Rainbow Springs Aquatic Preserve is a very popular recreational destination, due to its crystal-clear spring waters and beautiful scenery. It is readily accessible through Rainbow Springs State Park, which surrounds the headwaters of the aquatic preserve, as well as a public boat ramp at KP Hole County Park. Tubing, boating, fishing, snorkeling, kayaking, canoeing and swimming are some of the common activities. However, there is an idle speed boating restriction and a prohibition on disposable containers. If you are visiting the aquatic preserve through the state park, be sure to review park regulations.
Sustainable Use: Rainbow Springs Aquatic Preserve encourages the sustainable use of natural resources while minimizing the user impacts. With only 150 submerged acres contained within the aquatic preserve boundaries, it is imperative to maintain the balance between needs of recreational users and the protection of the natural resource. Public support and interagency participation are increasingly important in the protection of the natural resource to ensure its existing conditions for future generations.
Volunteering: There are a variety of volunteer opportunities at Rainbow Springs Aquatic Preserve. For information about volunteering, contact the Friends of the Rainbow at 352-465-8555.
Archaeological evidence found along the Rainbow River indicates humans have been using the area and resources for more than 10,000 years. The spring head is a window into Florida's unique karst ecosystem, which has protected artifacts from prehistoric life.
Wildlife Habitat Description:
The majority of the aquatic preserve is made up of two natural communities: spring-run stream and blackwater stream. The aquatic preserve is also closely associated with communities of hydric hammock, mesic flatwoods and floodplain swamps. Spring-run Stream - The majority of the aquatic preserve is categorized as a spring-run stream. Rainbow Springs' overwhelming majority of recharge comes from groundwater sources through the artesian openings in the underground aquifer. Water from the springheads generally runs clear, with a temperature that averages around 72 degrees.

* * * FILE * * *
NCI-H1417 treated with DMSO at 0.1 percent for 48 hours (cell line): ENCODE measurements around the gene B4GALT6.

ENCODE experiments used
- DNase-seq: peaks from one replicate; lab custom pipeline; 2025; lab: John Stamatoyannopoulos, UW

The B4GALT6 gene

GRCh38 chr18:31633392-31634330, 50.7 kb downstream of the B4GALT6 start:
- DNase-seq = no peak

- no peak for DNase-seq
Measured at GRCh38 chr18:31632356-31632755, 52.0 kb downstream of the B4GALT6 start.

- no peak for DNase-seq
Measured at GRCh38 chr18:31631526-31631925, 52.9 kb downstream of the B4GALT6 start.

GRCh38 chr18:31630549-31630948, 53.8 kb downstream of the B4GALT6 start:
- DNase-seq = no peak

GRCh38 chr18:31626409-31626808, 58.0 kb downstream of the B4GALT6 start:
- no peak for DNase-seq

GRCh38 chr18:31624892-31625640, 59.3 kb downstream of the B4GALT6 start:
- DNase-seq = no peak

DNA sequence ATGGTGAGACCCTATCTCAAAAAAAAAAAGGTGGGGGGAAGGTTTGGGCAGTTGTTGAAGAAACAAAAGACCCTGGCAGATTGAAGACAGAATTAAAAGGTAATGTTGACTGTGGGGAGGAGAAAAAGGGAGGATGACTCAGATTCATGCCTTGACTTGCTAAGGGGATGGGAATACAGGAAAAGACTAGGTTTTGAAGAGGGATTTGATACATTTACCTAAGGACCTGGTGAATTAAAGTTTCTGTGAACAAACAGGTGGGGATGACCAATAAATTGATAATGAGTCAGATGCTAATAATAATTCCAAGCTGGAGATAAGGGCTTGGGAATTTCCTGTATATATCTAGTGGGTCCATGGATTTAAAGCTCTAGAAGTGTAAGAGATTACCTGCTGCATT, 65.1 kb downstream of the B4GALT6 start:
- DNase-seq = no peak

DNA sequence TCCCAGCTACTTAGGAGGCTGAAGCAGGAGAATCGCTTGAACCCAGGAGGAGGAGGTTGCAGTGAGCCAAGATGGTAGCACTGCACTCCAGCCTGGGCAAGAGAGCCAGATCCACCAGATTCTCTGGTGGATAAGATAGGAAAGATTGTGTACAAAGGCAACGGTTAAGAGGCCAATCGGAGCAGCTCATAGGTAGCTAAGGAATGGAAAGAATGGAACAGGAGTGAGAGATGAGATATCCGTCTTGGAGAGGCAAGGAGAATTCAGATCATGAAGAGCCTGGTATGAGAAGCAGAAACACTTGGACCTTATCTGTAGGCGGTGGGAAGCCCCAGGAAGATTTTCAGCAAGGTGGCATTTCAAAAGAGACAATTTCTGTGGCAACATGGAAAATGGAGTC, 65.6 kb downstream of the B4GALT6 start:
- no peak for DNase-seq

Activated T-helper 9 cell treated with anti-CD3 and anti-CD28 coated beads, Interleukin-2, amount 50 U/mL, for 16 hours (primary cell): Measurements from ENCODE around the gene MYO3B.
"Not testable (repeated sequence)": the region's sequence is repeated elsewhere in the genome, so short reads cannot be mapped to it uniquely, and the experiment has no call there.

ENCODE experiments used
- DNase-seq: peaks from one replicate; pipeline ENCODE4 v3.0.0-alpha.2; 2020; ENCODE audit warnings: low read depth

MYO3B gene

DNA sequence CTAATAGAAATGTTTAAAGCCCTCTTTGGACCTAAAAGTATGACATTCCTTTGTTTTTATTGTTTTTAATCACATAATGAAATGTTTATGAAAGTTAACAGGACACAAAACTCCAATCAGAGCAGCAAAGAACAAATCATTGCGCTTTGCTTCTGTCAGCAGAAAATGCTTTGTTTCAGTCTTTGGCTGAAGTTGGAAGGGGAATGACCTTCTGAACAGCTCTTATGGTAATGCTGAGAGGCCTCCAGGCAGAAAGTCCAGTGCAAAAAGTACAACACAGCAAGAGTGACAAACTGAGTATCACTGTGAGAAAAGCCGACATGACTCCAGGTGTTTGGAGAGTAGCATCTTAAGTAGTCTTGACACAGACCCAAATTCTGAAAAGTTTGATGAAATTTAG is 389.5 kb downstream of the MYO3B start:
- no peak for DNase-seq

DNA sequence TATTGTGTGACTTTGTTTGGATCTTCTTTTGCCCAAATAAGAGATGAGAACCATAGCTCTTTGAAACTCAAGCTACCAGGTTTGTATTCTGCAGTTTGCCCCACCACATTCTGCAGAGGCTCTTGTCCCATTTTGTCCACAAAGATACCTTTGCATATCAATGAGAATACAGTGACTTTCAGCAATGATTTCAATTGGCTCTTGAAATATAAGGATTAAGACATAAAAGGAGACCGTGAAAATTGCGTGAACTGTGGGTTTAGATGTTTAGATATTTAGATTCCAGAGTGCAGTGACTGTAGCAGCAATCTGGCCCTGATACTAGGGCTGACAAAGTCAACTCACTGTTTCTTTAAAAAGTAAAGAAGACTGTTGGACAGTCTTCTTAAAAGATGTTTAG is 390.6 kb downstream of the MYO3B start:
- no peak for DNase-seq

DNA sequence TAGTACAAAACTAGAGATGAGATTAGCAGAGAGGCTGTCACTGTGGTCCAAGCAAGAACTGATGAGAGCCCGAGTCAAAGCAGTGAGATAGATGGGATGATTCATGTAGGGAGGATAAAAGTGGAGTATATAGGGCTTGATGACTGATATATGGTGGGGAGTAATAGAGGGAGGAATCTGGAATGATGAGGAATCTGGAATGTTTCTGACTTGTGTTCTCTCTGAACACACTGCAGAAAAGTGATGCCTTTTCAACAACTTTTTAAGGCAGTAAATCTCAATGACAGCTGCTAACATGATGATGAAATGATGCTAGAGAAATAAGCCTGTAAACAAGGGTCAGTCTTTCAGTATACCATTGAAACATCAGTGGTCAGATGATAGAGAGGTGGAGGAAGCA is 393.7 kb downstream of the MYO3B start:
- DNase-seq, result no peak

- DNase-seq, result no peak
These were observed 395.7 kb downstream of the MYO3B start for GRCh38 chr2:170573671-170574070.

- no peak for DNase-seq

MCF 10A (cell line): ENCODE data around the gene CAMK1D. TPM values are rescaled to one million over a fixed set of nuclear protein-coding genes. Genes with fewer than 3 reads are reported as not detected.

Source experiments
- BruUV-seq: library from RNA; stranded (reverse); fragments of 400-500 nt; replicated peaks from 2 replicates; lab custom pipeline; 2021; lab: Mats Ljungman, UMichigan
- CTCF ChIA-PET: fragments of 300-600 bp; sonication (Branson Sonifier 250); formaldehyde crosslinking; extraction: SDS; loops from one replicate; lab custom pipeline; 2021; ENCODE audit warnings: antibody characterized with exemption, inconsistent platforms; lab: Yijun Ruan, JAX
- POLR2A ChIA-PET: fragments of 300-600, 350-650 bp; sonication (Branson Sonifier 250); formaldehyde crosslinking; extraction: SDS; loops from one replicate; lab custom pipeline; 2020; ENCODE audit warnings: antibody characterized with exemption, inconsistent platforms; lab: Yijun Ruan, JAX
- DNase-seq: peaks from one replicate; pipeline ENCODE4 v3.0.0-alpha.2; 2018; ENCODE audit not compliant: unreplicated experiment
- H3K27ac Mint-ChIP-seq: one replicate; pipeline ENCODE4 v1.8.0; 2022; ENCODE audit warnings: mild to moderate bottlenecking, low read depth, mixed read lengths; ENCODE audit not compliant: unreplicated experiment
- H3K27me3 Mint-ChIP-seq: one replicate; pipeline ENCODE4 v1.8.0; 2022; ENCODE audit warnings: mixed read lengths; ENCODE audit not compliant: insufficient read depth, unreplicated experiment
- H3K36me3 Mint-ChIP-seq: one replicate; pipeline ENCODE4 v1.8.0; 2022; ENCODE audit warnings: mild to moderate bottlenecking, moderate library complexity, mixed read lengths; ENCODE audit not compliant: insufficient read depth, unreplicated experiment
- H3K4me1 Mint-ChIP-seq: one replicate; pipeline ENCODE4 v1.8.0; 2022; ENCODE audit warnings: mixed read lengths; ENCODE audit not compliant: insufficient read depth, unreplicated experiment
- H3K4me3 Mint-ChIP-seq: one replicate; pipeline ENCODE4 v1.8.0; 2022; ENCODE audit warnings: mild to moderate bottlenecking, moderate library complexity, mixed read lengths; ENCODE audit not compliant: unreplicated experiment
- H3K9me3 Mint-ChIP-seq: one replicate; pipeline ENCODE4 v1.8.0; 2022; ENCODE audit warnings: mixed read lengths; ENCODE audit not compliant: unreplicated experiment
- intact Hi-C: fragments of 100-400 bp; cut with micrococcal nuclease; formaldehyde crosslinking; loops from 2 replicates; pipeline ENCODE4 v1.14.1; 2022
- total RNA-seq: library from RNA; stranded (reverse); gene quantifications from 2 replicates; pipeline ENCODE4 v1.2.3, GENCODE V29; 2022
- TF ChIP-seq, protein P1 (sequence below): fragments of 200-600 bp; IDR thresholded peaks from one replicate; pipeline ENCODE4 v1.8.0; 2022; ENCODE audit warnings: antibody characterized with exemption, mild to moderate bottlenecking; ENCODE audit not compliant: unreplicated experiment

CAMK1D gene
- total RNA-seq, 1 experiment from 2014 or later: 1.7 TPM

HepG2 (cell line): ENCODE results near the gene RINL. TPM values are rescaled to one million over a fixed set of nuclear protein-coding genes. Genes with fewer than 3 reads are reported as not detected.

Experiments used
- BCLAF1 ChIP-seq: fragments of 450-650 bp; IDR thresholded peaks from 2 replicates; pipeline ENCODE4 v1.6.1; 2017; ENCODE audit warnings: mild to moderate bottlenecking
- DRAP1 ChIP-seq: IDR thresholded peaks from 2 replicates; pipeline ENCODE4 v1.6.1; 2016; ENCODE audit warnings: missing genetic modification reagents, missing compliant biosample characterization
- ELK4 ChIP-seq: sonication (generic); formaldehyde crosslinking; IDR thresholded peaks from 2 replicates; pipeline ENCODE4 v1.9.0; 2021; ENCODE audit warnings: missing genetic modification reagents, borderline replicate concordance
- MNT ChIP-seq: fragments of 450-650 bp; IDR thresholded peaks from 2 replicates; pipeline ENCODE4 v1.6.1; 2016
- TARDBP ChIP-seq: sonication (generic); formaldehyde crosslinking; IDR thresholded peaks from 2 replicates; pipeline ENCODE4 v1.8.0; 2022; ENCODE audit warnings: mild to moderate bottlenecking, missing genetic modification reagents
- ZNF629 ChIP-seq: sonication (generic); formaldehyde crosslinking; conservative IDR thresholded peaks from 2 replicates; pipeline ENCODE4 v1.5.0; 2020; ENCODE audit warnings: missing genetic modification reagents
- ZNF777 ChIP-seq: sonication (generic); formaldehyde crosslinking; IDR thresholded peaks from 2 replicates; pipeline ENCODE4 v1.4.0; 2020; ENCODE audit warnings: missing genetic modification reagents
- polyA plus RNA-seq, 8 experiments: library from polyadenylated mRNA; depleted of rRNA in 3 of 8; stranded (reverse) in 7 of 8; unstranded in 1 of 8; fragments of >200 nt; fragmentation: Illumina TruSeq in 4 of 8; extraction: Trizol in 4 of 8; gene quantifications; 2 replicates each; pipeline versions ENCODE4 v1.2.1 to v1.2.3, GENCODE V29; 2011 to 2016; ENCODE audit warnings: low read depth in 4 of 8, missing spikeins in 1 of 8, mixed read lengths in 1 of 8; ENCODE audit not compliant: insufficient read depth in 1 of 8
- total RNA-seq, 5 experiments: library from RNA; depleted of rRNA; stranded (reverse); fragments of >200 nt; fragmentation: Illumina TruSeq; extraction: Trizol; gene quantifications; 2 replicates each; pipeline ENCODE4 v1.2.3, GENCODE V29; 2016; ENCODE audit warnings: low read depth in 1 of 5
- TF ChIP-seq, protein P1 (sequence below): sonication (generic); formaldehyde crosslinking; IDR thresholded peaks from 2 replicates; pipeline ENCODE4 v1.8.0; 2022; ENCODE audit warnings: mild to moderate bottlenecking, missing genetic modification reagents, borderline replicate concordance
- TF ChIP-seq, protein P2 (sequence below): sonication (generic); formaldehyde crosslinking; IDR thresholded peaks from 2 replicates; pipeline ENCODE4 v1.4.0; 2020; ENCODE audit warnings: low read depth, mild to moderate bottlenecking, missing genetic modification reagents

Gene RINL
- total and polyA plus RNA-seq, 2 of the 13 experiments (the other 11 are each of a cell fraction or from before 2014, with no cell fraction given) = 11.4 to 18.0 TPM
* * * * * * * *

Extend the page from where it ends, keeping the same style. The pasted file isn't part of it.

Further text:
Blackwater Stream - There is a small segment of blackwater stream in the lower portion of the Rainbow River. This segment stretches for the final quarter-mile of the aquatic preserve and forms the transition zone between the Rainbow and Withlacoochee rivers. This natural community is in decline, with water quality and clarity issues, and vegetation loss.
Aquatic Caves - Although the spring vents within the aquatic preserve are too small for human access and exploration, there are large cave systems underground. Since this community remains undisturbed, those caves are assumed to be in excellent condition.
The Florida Department of Environmental Protection is the state’s lead agency for environmental management and stewardship – protecting our air, water and land. The vision of the Florida Department of Environmental Protection is to create strong community partnerships, safeguard Florida’s natural resources and enhance its ecosystems.